Interest rates on your fixed deposits (FD) and savings bank accounts look set to head south. A sharp cut of 40 basis points (bps) in the repo rate announced by the Reserve Bank of India (RBI) earlier is now expected to have an impact on your savings bank rates. The central bank has announced repo rate cuts of 115 bps since March 25.
How does this reduction in the repo rate impact depositors?
As the benchmark policy rate goes down, the interest rates on fixed income instruments are also expected to follow suit. Existing FD investors don’t have anything to worry about until their deposits come up for renewal. But fresh investments in FDs and RDs may give you much lower returns.
As banks pass on lower loan rates to borrowers, it is but natural that deposit and savings account rates too decline.
Adhil Shetty, CEO of an online aggregator of financial products BankBazaar.com says, “There is a strong chance that savings bank interest rates may come down further, making it unprofitable for customers to leave large sums lying in the savings account.”
After RBI’s rate cut in March 2020, the State Bank of India announced a reduction in fixed deposit interest rates by up to 50 bps. Other leading public and private banks also announced similar rate cuts in April. Currently, State Bank of India (SBI) is offering 5.50 per cent for its one-year FD and senior citizens earn 6 per cent a year.
What should you do?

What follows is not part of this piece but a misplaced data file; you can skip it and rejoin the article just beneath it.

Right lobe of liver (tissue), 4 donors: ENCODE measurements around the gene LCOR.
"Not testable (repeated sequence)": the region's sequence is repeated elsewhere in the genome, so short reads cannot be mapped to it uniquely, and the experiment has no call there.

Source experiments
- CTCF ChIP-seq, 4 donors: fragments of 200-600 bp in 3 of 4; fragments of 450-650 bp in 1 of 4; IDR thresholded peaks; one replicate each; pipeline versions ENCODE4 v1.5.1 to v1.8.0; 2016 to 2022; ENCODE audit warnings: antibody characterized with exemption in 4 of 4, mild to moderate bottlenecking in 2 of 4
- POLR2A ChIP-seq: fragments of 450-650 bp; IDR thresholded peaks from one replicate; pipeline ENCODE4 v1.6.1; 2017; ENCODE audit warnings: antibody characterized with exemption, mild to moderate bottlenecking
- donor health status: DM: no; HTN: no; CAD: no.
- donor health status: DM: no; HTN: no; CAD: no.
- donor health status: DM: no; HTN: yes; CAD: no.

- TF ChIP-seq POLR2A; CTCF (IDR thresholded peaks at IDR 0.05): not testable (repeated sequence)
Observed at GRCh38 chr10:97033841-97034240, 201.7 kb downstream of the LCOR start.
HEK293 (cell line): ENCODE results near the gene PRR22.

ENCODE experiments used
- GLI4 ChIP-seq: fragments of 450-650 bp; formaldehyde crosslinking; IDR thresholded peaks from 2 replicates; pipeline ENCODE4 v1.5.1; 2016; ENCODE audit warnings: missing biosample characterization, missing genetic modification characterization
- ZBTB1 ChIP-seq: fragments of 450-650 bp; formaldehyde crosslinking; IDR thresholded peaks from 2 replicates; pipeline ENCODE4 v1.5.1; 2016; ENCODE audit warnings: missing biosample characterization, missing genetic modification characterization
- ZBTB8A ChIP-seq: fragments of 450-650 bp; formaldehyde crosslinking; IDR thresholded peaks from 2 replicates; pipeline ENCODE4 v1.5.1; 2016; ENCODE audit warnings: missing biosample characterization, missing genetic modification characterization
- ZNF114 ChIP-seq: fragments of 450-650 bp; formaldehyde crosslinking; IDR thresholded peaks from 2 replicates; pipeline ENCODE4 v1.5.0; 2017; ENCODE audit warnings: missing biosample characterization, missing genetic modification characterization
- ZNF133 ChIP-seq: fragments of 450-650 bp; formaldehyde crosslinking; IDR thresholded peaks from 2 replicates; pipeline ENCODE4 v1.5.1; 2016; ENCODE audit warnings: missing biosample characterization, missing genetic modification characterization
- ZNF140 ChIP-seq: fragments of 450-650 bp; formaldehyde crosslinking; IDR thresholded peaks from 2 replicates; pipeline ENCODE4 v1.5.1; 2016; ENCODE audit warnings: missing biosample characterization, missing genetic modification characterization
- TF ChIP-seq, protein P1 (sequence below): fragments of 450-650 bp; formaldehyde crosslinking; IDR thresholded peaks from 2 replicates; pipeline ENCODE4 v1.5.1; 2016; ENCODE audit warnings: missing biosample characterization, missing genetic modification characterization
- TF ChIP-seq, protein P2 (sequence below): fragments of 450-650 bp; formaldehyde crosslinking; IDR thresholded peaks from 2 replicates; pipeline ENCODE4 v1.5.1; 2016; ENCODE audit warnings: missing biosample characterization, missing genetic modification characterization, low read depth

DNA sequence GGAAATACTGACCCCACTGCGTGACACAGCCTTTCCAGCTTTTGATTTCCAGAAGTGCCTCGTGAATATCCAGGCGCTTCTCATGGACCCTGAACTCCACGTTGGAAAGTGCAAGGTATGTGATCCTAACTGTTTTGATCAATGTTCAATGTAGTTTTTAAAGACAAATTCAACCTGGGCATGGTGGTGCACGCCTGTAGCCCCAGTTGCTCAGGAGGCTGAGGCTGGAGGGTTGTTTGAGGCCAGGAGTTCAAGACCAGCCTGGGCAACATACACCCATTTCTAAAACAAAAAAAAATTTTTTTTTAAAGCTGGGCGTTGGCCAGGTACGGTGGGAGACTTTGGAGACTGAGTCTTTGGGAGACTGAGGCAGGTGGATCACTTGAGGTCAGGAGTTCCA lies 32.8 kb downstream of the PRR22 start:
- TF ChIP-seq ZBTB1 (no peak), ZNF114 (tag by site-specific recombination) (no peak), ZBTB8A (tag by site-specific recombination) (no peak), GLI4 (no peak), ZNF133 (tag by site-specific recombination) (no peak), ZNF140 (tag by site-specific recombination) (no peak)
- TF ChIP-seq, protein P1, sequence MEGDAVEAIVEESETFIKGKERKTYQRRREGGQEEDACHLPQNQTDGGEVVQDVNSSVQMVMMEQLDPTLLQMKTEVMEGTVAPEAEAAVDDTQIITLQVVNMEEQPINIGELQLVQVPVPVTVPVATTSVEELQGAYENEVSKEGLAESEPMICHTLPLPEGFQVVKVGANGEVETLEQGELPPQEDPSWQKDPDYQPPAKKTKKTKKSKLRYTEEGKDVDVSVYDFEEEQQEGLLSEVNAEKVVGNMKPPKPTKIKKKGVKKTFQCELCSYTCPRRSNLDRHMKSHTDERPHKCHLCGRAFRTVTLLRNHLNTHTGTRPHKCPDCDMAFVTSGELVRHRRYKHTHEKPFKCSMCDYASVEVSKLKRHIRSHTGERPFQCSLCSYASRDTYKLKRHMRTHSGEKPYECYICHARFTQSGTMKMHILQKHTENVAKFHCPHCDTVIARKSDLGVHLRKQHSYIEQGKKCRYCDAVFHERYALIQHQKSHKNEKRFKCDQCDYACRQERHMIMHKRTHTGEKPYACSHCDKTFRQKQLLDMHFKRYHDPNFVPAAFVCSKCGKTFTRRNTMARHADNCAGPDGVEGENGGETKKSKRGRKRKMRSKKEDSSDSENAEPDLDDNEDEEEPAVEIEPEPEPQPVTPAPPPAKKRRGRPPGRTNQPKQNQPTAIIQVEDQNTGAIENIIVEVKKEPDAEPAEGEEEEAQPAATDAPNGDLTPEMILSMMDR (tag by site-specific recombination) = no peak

In these uncertain times of COVID-19, knee-jerk announcement of rate cuts in savings accounts and deposits from banks is likely.
With a further rate cut, it’s possible that the deposit rates in FDs for up to six months tenure will be similar to interest in savings accounts. It will be interesting to see whether banks will continue offering FDs that mature within six months. Veena Sivaramakrishnan, partner, Shardul Amarchand Mangaldas & Co. says, “Even if marginally there is a difference in rates, banks will offer the sub-six months FD as a product. A policy change to discontinue a product is optically a negative sign and would be avoided by a banking institution.”
Alternative investment avenues
Given the possible decline in FD rates, what are the other options for depositors? Hemant Sood, MD, Findoc says, “Fixed deposit investors should now look for other options in the market to generate fixed secured income and better returns.” The elderly can consider the senior citizens savings scheme, PM Vaya Vandana Yojana and RBI’s taxable 7.75 per cent bonds. These are secure investments offering reasonable returns.
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